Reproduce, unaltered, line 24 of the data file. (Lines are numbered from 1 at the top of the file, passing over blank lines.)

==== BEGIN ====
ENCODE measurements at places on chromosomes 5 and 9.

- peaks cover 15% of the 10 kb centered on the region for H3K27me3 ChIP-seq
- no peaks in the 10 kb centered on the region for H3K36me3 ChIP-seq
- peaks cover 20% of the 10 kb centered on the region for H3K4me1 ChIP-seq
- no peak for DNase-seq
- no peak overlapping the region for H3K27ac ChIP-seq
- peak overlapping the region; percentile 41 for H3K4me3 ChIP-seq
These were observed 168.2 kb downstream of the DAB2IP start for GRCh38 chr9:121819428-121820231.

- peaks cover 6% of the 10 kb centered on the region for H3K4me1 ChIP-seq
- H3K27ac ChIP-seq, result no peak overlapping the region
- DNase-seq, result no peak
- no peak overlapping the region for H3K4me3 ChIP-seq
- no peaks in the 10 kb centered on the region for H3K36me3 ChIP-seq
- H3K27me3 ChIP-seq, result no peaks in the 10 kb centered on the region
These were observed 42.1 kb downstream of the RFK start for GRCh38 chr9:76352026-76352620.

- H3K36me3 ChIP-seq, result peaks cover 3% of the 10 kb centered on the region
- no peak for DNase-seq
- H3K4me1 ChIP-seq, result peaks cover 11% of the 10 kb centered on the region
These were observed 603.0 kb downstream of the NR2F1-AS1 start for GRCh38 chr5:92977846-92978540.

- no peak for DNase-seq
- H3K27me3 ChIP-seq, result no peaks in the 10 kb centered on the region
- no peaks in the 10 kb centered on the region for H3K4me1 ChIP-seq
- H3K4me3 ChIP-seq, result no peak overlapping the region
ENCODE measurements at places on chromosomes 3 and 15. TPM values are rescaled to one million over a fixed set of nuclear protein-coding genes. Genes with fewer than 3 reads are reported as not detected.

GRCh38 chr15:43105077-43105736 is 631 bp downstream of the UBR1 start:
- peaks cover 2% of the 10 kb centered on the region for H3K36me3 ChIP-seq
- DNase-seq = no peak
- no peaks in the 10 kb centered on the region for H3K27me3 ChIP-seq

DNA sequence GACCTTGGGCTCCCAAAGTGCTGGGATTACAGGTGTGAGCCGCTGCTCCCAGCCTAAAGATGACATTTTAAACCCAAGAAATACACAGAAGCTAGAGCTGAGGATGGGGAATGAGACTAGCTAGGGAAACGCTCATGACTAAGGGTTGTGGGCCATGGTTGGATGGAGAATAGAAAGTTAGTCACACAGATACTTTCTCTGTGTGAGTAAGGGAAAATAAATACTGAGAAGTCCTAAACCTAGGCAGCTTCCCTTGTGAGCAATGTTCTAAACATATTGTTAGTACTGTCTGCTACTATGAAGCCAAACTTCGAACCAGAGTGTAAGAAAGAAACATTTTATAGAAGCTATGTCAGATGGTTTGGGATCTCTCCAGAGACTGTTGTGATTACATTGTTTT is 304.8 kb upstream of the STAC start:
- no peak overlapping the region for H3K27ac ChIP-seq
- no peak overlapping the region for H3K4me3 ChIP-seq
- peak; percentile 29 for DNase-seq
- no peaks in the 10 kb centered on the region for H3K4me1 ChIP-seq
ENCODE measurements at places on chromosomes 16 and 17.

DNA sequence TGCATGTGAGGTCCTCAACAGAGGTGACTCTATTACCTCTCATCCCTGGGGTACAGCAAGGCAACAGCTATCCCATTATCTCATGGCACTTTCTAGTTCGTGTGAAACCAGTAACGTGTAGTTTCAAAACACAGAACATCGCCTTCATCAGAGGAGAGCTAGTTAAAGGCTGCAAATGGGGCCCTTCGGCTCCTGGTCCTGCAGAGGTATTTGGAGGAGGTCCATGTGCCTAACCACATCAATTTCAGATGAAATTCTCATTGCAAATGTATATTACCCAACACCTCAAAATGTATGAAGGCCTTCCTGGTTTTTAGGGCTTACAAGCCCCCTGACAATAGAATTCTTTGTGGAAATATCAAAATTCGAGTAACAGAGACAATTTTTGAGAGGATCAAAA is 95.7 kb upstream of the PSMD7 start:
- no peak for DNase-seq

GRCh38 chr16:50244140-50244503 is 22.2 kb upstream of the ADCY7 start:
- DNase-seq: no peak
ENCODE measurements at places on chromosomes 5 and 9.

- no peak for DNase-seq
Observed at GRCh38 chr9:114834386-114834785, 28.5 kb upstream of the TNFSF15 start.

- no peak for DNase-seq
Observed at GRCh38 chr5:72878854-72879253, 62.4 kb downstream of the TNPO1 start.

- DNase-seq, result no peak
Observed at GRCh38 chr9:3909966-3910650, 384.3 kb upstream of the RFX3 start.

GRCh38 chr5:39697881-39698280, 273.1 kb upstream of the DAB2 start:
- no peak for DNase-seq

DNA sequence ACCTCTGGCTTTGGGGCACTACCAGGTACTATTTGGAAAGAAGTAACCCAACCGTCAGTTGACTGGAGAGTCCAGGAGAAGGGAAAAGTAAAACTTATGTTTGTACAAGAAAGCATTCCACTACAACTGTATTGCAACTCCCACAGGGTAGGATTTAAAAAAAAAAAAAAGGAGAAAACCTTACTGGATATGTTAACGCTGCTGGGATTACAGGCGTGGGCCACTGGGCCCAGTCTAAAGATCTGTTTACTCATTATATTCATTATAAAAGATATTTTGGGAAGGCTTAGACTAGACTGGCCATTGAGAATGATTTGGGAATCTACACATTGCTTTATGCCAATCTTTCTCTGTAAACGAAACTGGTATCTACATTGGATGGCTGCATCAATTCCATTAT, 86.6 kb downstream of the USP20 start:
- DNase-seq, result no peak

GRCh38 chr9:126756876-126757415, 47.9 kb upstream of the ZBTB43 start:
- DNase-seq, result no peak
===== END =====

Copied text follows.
ENCODE measurements at places on chromosomes 3 and 15. TPM values are rescaled to one million over a fixed set of nuclear protein-coding genes. Genes with fewer than 3 reads are reported as not detected.